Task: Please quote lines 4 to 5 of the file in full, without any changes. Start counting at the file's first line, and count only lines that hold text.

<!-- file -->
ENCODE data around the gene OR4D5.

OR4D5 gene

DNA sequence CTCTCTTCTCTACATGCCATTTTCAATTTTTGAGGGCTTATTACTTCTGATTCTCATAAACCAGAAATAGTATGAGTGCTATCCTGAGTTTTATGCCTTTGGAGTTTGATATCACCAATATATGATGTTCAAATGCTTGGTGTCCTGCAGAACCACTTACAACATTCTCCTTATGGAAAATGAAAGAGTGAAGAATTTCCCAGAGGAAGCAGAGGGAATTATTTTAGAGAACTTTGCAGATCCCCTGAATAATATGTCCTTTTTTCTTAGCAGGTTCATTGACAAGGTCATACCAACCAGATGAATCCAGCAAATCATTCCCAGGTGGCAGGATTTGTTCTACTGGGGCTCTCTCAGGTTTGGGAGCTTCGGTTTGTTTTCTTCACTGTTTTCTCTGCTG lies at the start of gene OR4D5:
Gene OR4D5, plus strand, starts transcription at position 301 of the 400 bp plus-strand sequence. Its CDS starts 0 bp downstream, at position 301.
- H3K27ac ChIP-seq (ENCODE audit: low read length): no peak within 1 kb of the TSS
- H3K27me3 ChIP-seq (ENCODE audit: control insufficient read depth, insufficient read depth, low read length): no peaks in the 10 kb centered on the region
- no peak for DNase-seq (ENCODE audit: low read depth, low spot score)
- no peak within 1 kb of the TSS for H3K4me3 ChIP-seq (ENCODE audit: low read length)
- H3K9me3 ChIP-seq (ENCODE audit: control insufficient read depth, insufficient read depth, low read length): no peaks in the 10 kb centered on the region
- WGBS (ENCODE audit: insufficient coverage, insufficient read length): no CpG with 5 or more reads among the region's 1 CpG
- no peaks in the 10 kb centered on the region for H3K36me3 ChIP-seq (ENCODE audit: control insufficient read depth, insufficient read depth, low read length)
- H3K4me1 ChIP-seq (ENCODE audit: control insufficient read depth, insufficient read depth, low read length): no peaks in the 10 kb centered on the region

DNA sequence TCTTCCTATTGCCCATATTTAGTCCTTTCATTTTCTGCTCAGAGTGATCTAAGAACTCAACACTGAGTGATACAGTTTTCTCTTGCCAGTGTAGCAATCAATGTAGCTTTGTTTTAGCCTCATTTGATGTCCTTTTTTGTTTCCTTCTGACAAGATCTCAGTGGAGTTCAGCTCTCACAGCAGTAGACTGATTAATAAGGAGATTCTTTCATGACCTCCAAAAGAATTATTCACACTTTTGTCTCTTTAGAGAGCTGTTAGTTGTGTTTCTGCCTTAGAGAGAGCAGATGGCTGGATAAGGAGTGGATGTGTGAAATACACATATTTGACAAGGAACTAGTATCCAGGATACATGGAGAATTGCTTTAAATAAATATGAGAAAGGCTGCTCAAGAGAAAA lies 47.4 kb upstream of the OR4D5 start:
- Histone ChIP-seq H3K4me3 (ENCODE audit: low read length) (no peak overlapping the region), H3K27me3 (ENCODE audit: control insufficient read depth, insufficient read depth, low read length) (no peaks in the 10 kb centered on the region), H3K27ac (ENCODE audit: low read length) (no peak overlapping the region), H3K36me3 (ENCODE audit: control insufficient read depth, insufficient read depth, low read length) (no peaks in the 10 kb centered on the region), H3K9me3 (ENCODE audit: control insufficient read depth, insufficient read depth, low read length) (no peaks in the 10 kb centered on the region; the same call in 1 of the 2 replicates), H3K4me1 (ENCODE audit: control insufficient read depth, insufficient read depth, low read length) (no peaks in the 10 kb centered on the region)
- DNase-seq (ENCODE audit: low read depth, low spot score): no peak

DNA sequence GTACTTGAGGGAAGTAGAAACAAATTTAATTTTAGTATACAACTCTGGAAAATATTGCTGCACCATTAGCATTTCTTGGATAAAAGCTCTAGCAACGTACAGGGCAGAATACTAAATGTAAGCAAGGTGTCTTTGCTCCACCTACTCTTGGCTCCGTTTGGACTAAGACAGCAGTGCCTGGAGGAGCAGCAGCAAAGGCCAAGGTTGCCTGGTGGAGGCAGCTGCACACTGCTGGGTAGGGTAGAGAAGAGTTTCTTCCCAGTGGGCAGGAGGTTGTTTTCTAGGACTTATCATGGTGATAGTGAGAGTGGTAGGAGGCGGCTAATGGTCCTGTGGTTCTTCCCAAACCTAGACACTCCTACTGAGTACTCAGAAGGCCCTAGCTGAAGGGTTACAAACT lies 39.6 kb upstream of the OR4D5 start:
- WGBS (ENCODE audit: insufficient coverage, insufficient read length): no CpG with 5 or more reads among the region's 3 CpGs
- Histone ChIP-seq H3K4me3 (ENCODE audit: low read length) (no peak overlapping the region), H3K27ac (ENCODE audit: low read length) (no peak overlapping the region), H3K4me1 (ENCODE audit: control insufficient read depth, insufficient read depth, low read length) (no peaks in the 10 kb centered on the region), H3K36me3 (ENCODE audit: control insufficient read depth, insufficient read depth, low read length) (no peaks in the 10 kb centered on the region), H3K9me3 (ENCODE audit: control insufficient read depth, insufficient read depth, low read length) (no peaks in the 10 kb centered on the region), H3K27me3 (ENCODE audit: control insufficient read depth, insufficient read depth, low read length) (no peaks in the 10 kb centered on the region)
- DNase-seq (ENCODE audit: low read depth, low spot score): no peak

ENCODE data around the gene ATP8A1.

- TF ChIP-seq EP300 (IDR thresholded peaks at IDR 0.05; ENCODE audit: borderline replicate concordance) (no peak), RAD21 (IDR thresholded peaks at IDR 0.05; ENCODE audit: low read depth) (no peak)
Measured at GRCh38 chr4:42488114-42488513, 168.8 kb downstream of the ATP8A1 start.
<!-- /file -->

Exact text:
Gene OR4D5, plus strand, starts transcription at position 301 of the 400 bp plus-strand sequence. Its CDS starts 0 bp downstream, at position 301.
- H3K27ac ChIP-seq (ENCODE audit: low read length): no peak within 1 kb of the TSS